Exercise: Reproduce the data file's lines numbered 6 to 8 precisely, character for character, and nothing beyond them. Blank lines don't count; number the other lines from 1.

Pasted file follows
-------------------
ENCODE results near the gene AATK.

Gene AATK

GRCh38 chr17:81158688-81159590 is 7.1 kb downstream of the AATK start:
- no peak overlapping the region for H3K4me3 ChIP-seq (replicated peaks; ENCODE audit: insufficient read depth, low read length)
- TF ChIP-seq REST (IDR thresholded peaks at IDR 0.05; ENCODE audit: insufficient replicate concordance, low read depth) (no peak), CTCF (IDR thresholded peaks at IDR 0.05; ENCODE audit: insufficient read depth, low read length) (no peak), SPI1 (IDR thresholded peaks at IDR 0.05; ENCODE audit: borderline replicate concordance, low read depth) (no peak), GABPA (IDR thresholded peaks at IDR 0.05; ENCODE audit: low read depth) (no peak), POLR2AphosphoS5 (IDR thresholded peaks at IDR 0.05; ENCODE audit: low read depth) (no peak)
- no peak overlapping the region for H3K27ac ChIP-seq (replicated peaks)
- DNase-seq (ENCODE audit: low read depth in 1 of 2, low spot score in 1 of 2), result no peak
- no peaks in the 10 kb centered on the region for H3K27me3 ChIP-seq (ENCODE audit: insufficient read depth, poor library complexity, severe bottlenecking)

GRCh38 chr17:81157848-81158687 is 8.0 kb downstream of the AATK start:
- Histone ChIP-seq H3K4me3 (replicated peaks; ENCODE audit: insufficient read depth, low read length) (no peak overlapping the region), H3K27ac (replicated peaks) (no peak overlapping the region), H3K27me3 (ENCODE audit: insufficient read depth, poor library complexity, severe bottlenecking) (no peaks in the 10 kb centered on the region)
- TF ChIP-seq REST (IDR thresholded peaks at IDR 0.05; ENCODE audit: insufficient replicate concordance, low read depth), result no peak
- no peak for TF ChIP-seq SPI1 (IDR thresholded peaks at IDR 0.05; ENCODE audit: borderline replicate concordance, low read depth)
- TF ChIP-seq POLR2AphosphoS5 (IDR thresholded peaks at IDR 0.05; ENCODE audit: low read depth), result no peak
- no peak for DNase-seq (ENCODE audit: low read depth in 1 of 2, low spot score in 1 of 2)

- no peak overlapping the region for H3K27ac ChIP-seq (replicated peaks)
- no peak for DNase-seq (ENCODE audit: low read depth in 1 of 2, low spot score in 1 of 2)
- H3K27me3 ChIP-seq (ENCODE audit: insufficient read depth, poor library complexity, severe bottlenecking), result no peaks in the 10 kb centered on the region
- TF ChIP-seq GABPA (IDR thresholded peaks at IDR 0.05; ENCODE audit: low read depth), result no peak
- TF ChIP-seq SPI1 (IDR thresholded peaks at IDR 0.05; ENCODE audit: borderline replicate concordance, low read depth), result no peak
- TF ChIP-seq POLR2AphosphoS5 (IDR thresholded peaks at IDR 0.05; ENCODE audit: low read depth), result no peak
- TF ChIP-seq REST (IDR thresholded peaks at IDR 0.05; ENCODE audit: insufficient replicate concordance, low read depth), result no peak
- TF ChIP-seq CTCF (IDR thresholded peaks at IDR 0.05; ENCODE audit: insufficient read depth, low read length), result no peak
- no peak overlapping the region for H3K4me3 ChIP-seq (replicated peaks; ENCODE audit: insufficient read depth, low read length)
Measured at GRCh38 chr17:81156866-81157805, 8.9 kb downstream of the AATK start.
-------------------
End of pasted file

- no peak overlapping the region for H3K27ac ChIP-seq (replicated peaks)
- DNase-seq (ENCODE audit: low read depth in 1 of 2, low spot score in 1 of 2), result no peak
- no peaks in the 10 kb centered on the region for H3K27me3 ChIP-seq (ENCODE audit: insufficient read depth, poor library complexity, severe bottlenecking)